A long and carefully-worded December 14 Washington Post article about this week's climate change conference in Bali portrayed President Bush as the reason that the United States is not following Kyoto and the sole roadblock to saving Mother Earth.
On top of that, even while presenting the eco-blame-game's backstory, the reporter never mentioned the Clinton/Gore administration's involvement or that they set the standard for how America handles Kyoto.
After an article full of finger-pointing at Bush and quotes by enviro-saint and full-time jet-setter Al Gore, WashPost reporter Juliet Eilperin misrepresented Kyoto (bold mine throughout):
The United States took part in drafting the Kyoto pact, but it was repudiated by Bush in 2001.
Denmarks's climate and energy minister, Connie Hedegaard, said in an interview Thursday that including short-term emissions reduction targets of at least 25 percent in any final agreement here remains "one of the bottom lines the European Union has got.
Here we go again. “Repudiated” does mean, in part, “to refuse to recognize," but that sentence still isn't exactly true.
On July 25, 1997, before the Kyoto Protocol was finalized (although it had been fully negotiated, and a penultimate draft was finished), the U.S. Senate unanimously passed by a 95–0 vote the Byrd-Hagel Resolution (S. Res. 98), which stated the sense of the Senate was that the United States should not be a signatory to any protocol that did not include binding targets and timetables for developing as well as industrialized nations or "would result in serious harm to the economy of the United States". On November 12, 1998, Vice President Al Gore symbolically signed the protocol. Both Gore and Senator Joseph Lieberman indicated that the protocol would not be acted upon in the Senate until there was participation by the developing nations. The Clinton Administration never submitted the protocol to the Senate for ratification.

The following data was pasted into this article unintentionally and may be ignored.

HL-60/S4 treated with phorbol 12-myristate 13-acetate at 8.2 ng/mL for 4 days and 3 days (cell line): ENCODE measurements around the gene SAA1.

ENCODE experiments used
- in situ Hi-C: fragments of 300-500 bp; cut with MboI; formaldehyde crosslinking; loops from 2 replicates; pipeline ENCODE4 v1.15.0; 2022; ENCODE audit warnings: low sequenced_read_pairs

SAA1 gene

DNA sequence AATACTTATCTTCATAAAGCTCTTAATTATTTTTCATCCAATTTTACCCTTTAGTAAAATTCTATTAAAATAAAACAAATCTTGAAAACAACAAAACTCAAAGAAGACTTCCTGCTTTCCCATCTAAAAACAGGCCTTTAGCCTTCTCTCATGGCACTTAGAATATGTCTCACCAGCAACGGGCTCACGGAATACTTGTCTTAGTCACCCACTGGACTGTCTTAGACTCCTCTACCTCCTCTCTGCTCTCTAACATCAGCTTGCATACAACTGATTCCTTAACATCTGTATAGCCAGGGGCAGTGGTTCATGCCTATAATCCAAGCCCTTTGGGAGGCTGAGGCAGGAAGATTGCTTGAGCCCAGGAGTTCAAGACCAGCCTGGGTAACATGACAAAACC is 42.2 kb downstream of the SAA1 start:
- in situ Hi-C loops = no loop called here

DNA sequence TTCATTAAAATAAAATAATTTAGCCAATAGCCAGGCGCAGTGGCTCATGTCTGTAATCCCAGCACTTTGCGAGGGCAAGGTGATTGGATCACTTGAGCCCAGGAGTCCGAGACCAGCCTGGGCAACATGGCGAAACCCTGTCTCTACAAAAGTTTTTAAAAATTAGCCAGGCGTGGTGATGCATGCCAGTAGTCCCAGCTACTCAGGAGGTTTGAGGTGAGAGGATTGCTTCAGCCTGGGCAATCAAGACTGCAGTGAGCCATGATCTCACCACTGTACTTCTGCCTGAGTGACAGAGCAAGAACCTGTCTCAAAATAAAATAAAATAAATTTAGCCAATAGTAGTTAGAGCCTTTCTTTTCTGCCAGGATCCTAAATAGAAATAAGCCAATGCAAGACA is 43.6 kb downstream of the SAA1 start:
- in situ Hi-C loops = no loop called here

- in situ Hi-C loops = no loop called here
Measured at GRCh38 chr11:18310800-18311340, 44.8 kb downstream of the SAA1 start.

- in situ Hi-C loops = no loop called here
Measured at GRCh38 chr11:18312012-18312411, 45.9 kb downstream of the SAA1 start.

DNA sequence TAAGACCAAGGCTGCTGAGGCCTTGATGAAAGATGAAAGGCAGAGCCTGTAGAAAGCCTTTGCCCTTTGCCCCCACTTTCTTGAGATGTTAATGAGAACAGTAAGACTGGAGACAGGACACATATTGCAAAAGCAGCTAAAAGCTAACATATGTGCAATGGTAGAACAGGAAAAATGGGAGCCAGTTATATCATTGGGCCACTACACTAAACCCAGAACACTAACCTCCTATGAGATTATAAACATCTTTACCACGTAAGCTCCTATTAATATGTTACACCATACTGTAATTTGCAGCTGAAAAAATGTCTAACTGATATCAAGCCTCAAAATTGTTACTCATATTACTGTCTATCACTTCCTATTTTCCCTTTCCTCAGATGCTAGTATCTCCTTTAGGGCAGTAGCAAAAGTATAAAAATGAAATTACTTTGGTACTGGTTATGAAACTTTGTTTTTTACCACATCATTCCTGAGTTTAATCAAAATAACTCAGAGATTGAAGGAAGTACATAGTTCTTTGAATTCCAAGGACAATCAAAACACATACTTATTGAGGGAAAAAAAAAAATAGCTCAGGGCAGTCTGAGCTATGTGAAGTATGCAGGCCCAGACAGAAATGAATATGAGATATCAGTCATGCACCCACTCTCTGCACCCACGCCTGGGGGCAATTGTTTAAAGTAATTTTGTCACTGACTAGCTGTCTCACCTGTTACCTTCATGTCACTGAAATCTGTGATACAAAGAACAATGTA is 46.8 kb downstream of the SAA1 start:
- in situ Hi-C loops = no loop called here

The current President, George W. Bush, has indicated that he does not intend to submit the treaty for ratification, not because he does not support the Kyoto principles, but because of the exemption granted to China (the world's second largest emitter of carbon dioxide).
The way Eilperin wrote with Clintonian parsing, it seems as if Kyoto was in effect until, suddenly in 2001 Bush “repudiated” it. Usually the media inaccurately claim Bush “rejected” Kyoto, but this time Eilperin chose “repudiated,” which allowed her to be technically correct while conveying the same message.
Missing from the article is that the previous Clinton/Gore administration refused to ratify the pact until China was included. Neither Bush nor Clinton could have ratified it if they chose, they are barred by Byrd-Hagel from doing so. I guess it fits the storyline better to omit all of that information, although a few sentences could have done it.
No mention that China passed the US and is now the number one carbon producer, and India will take the number three spot in 2015. Both joined Kyoto but are not bound by it.
In addition, global warming activists divulged at Bali that the real goal is wealth redistribution from industrialized nations to developing ones, not carbon reduction.
Lynn contributes to NewsBusters. She can be reached at tvisgoodforyou2 AT yahoo DOT com.